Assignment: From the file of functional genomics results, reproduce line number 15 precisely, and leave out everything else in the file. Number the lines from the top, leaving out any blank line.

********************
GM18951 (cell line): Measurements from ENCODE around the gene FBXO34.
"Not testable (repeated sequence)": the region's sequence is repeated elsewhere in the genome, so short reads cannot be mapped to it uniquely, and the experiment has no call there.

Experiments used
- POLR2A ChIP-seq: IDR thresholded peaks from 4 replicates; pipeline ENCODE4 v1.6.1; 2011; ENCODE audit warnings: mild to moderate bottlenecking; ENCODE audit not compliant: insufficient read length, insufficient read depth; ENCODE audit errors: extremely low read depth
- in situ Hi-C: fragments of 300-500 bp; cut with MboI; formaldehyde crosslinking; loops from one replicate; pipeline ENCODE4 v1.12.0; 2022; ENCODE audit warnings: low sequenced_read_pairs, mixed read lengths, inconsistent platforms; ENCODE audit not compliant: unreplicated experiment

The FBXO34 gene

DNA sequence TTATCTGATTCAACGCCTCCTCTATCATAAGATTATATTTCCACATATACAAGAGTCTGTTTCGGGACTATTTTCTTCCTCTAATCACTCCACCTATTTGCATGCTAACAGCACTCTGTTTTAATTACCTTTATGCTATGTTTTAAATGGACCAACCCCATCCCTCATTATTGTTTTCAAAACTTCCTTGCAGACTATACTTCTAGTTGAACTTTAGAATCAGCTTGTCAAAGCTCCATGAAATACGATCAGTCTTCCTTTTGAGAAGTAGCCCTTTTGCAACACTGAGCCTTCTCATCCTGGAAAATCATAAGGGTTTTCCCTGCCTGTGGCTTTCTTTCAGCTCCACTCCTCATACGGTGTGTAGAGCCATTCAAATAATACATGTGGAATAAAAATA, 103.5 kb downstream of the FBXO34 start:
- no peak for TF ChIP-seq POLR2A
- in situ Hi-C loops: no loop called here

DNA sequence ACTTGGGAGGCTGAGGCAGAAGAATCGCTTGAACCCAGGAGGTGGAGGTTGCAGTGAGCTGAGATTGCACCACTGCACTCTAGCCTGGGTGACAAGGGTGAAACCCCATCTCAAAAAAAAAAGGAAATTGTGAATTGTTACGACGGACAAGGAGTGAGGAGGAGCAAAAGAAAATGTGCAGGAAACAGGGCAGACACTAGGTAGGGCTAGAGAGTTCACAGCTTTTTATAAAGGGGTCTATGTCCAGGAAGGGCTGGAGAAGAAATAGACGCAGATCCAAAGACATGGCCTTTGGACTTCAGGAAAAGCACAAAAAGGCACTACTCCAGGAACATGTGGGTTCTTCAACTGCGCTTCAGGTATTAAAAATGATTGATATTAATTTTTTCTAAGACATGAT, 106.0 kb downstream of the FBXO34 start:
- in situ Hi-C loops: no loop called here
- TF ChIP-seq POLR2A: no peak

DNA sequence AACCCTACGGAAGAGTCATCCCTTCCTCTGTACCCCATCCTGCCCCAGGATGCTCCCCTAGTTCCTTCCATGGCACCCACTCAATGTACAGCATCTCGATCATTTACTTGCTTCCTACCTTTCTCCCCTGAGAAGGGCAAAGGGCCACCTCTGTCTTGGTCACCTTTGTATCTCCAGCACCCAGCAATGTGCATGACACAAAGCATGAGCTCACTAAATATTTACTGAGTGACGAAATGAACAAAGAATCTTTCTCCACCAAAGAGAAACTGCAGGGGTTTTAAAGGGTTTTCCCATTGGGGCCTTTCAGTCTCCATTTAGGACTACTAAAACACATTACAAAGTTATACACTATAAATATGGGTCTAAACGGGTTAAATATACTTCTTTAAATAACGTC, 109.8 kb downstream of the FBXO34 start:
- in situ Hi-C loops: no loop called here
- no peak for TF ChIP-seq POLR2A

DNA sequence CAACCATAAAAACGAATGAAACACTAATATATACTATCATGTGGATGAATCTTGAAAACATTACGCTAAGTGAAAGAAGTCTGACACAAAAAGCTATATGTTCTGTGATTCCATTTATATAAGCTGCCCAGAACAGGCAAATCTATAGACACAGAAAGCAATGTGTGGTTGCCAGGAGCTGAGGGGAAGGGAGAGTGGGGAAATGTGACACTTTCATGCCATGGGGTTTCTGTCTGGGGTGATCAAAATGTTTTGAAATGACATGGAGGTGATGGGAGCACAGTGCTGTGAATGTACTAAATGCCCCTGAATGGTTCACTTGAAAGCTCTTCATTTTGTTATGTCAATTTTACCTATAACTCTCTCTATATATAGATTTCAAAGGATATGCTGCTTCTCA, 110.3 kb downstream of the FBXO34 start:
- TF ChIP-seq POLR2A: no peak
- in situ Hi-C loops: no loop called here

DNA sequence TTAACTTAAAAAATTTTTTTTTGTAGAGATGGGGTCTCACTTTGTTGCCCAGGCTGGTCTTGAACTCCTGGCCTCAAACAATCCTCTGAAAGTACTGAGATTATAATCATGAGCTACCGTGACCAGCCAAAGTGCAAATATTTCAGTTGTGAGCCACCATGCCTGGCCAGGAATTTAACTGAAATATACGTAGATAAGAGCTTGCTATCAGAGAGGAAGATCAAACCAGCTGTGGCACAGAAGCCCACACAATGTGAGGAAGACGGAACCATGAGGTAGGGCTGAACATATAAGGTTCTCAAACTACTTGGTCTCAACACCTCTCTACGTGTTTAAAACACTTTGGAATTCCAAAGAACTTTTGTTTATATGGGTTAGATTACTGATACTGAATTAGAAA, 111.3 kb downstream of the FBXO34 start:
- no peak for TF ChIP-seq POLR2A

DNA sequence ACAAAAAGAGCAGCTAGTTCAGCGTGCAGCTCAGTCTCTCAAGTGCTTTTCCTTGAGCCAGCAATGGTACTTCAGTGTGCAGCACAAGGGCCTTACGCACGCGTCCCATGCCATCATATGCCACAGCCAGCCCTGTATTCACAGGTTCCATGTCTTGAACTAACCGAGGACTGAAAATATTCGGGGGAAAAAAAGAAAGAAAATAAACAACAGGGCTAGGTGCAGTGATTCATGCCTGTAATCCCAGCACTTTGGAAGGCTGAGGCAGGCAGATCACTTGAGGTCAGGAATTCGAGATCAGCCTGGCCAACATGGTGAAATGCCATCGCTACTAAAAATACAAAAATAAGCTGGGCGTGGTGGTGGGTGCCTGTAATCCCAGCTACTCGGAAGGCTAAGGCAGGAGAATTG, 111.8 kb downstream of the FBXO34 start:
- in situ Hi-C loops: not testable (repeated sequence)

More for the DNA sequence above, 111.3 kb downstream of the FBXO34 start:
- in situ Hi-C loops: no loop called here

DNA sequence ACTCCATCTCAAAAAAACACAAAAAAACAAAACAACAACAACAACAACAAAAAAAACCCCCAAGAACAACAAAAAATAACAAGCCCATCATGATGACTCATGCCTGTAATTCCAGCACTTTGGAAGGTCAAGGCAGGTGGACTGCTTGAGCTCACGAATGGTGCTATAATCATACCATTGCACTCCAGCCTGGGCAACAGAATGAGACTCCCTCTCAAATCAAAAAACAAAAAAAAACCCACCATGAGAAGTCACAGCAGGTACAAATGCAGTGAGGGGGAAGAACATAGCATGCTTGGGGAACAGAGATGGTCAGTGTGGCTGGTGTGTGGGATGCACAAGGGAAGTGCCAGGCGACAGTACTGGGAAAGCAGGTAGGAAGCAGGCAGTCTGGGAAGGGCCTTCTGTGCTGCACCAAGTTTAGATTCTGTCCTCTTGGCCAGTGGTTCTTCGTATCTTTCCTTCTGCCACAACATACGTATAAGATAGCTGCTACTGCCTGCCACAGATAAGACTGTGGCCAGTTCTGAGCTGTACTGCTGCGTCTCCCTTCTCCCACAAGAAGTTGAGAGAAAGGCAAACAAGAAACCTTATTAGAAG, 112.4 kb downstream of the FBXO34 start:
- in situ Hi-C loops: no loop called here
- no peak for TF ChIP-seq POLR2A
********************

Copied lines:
- no peak for TF ChIP-seq POLR2A